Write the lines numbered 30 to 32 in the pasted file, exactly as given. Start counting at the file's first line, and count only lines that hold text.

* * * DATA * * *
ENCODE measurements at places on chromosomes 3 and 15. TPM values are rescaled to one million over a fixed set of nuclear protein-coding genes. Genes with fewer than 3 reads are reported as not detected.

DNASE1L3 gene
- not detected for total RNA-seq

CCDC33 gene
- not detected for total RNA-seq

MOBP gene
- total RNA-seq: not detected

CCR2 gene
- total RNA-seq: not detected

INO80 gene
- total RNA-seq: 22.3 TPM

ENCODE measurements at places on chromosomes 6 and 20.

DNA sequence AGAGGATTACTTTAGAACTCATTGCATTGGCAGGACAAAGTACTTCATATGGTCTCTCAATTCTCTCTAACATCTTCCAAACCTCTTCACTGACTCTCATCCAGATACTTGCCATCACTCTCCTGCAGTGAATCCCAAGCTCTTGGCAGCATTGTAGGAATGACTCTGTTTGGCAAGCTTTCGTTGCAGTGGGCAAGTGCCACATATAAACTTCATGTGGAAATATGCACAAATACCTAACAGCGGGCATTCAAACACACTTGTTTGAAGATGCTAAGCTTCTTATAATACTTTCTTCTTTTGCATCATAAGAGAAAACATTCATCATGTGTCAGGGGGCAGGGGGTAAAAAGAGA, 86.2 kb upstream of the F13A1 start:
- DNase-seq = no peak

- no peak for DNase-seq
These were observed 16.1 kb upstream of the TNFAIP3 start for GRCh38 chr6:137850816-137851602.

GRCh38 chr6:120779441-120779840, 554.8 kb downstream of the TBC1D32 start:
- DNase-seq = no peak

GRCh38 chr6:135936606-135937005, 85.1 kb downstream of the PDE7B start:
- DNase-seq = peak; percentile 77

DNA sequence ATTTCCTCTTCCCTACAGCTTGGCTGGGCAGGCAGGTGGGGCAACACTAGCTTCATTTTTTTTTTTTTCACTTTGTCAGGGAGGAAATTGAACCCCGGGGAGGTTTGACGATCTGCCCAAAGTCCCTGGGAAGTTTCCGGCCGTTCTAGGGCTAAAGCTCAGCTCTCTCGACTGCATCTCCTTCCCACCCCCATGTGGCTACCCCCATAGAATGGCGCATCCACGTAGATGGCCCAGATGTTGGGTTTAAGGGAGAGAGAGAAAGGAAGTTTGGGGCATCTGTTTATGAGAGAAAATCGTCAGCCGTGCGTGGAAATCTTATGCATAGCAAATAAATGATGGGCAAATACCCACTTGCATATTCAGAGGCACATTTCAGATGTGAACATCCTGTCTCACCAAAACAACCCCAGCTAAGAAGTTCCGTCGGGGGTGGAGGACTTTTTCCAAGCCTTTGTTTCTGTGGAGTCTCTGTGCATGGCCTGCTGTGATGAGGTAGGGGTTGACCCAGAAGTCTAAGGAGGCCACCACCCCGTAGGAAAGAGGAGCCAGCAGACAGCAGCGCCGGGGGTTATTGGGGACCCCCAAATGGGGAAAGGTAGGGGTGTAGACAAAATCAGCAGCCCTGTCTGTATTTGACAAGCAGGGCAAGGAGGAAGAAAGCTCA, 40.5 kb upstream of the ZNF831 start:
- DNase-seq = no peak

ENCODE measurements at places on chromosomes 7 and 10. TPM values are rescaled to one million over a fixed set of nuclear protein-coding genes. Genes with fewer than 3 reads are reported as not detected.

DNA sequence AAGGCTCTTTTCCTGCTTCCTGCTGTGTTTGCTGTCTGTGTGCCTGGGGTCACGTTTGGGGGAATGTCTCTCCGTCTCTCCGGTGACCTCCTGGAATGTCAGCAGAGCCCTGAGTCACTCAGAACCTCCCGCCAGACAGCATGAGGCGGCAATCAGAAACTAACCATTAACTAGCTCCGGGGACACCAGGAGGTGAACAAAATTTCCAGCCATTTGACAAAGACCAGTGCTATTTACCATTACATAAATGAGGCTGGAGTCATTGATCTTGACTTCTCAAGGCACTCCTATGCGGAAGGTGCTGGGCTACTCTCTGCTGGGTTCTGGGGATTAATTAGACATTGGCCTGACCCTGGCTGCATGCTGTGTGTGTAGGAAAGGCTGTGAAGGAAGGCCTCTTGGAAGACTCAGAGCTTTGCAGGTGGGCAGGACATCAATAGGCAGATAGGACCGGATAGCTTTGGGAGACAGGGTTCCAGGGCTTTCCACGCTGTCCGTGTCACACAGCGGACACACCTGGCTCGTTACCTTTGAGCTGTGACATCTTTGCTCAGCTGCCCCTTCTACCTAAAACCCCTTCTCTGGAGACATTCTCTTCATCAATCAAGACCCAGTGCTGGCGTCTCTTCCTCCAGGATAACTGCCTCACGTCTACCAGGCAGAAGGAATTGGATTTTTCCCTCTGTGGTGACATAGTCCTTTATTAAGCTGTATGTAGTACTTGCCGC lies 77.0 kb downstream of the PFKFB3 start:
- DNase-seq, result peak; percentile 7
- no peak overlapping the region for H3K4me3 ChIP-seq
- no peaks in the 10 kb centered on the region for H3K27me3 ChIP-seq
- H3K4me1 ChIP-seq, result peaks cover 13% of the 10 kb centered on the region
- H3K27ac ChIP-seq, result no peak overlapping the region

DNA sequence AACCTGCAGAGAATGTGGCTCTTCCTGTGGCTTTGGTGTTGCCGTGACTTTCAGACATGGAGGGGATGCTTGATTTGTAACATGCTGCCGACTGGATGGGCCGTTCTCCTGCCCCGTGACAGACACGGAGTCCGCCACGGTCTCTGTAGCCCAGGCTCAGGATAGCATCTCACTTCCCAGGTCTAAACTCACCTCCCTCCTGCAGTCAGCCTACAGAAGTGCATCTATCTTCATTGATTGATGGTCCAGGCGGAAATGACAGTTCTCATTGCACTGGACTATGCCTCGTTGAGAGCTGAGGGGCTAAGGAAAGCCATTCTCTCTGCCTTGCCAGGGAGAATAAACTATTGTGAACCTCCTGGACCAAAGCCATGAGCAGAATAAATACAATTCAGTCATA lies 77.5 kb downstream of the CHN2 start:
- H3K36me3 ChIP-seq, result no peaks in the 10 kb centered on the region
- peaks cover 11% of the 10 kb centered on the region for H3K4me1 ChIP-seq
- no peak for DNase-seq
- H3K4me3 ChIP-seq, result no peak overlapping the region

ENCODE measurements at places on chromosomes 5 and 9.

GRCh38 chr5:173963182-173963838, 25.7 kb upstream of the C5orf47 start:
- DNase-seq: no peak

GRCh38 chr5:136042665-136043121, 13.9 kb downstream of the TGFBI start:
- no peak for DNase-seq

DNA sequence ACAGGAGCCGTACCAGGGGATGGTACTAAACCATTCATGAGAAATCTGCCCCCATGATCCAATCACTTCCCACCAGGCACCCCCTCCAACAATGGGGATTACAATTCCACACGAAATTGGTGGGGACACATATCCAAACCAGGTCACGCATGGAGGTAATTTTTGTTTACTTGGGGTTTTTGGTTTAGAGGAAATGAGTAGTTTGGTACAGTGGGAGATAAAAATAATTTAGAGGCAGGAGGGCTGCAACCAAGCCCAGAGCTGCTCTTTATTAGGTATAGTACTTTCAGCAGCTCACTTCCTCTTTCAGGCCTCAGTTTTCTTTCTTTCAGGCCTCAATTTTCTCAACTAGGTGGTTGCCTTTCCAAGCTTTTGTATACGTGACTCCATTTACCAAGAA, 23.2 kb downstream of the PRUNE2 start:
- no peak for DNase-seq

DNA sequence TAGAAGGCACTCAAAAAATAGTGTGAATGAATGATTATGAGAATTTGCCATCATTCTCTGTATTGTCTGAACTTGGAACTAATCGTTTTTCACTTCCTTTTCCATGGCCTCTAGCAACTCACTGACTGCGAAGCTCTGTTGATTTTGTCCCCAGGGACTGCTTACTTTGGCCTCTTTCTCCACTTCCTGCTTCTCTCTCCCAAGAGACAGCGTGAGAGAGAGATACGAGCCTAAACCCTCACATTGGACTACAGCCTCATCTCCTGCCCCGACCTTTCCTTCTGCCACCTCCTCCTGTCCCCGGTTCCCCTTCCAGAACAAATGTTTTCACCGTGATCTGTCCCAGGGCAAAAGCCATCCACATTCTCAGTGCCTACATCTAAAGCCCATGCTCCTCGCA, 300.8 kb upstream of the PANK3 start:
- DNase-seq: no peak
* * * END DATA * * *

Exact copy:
DNA sequence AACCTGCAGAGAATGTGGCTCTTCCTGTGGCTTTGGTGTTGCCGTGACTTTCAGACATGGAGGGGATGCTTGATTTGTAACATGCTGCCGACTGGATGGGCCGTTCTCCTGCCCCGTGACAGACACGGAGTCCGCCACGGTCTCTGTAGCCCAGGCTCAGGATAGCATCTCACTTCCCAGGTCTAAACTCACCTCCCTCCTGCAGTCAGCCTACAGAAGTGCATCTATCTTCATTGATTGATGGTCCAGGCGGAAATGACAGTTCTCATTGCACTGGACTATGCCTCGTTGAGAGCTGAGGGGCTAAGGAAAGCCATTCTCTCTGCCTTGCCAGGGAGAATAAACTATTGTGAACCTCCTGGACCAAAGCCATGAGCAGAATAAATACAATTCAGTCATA lies 77.5 kb downstream of the CHN2 start:
- H3K36me3 ChIP-seq, result no peaks in the 10 kb centered on the region
- peaks cover 11% of the 10 kb centered on the region for H3K4me1 ChIP-seq